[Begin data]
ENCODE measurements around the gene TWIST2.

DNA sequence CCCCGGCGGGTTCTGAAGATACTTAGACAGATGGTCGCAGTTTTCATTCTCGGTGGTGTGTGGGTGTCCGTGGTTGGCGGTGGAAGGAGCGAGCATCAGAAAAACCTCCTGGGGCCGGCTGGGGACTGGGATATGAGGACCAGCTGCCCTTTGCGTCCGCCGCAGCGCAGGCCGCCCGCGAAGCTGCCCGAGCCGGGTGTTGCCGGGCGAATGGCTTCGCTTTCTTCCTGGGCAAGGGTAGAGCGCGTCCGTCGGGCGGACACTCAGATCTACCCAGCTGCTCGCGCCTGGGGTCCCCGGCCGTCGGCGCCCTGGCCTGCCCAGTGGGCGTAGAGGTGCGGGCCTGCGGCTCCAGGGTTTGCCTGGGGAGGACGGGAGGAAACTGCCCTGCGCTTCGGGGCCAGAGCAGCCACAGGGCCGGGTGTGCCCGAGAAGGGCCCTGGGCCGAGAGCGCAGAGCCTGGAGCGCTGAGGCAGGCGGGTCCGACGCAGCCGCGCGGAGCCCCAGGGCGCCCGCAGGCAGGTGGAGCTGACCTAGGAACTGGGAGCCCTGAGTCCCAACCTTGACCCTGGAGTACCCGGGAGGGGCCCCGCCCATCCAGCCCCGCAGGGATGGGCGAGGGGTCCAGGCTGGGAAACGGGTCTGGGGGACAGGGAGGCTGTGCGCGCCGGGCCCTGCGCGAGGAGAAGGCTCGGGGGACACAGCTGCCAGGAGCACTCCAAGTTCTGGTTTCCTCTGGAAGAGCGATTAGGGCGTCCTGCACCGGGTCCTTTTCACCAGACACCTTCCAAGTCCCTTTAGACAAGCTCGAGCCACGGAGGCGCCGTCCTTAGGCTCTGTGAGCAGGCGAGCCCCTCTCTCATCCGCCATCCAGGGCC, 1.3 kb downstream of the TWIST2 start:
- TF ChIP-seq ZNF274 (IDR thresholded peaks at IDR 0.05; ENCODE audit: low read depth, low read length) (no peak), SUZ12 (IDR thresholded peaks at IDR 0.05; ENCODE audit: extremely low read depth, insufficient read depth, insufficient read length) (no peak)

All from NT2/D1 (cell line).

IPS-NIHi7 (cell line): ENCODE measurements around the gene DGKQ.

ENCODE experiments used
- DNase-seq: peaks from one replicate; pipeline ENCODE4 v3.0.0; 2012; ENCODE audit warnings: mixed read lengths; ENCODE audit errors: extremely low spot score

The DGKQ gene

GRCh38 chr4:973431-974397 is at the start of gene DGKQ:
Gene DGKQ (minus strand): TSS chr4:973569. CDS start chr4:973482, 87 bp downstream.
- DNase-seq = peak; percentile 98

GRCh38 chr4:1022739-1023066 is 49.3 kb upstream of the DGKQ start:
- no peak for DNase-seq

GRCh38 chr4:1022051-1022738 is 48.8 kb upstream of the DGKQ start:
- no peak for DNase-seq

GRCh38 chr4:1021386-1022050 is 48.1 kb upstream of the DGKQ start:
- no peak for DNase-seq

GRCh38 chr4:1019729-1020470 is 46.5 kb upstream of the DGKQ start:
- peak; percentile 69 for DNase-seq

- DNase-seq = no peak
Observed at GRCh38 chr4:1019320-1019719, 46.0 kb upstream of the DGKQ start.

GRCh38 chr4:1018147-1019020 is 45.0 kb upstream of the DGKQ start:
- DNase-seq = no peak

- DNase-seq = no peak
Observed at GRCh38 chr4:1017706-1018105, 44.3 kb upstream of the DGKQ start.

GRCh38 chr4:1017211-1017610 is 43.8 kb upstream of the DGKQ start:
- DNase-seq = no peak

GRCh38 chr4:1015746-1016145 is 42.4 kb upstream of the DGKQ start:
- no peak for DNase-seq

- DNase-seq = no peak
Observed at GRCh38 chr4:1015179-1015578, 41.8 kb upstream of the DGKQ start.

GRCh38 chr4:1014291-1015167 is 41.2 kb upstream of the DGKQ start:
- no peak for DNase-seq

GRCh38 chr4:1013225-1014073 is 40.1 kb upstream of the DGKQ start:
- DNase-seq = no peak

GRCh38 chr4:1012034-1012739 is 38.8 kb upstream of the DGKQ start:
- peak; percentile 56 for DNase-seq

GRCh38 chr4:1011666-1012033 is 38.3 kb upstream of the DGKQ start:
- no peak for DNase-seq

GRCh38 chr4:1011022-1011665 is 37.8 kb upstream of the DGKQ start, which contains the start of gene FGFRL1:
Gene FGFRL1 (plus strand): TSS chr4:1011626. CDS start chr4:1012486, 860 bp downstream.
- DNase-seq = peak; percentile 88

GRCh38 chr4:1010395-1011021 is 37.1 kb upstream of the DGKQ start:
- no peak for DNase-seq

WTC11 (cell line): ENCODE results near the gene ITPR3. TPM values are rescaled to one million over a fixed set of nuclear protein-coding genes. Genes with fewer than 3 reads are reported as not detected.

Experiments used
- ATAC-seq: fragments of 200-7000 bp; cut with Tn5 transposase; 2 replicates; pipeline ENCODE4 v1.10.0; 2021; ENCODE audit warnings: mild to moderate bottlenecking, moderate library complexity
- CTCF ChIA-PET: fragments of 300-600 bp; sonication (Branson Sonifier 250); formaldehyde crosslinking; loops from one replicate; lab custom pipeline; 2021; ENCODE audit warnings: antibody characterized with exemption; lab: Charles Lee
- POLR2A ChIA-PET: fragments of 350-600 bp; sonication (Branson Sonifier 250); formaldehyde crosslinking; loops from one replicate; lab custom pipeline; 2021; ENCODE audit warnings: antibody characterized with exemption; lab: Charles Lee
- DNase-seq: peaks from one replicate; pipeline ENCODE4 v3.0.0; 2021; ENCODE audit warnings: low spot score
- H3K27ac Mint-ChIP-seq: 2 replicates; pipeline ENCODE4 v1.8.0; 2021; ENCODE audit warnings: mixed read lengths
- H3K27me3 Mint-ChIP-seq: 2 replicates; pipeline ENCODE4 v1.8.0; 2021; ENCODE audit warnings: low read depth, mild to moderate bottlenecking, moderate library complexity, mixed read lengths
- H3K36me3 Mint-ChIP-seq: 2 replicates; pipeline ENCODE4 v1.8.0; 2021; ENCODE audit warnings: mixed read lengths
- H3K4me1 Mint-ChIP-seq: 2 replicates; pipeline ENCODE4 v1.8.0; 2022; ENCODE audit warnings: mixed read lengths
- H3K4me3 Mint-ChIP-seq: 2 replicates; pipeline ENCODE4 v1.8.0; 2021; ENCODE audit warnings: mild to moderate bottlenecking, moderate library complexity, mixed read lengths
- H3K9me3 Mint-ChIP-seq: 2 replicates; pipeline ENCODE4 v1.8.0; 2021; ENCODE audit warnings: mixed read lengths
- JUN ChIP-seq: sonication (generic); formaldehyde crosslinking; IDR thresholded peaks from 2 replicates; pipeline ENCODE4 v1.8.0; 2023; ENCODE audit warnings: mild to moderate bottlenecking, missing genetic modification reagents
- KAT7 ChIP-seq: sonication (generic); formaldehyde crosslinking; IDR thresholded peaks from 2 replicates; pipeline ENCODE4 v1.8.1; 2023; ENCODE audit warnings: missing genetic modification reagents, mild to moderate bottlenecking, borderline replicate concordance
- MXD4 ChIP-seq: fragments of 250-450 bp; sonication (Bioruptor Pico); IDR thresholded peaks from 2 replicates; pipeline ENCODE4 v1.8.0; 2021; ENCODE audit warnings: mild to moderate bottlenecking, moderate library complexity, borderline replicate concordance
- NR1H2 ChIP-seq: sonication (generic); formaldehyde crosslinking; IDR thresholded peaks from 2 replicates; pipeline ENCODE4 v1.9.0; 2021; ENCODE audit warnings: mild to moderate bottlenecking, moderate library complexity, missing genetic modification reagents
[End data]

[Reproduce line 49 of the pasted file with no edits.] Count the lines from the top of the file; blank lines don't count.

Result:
- POLR2A ChIA-PET: fragments of 350-600 bp; sonication (Branson Sonifier 250); formaldehyde crosslinking; loops from one replicate; lab custom pipeline; 2021; ENCODE audit warnings: antibody characterized with exemption; lab: Charles Lee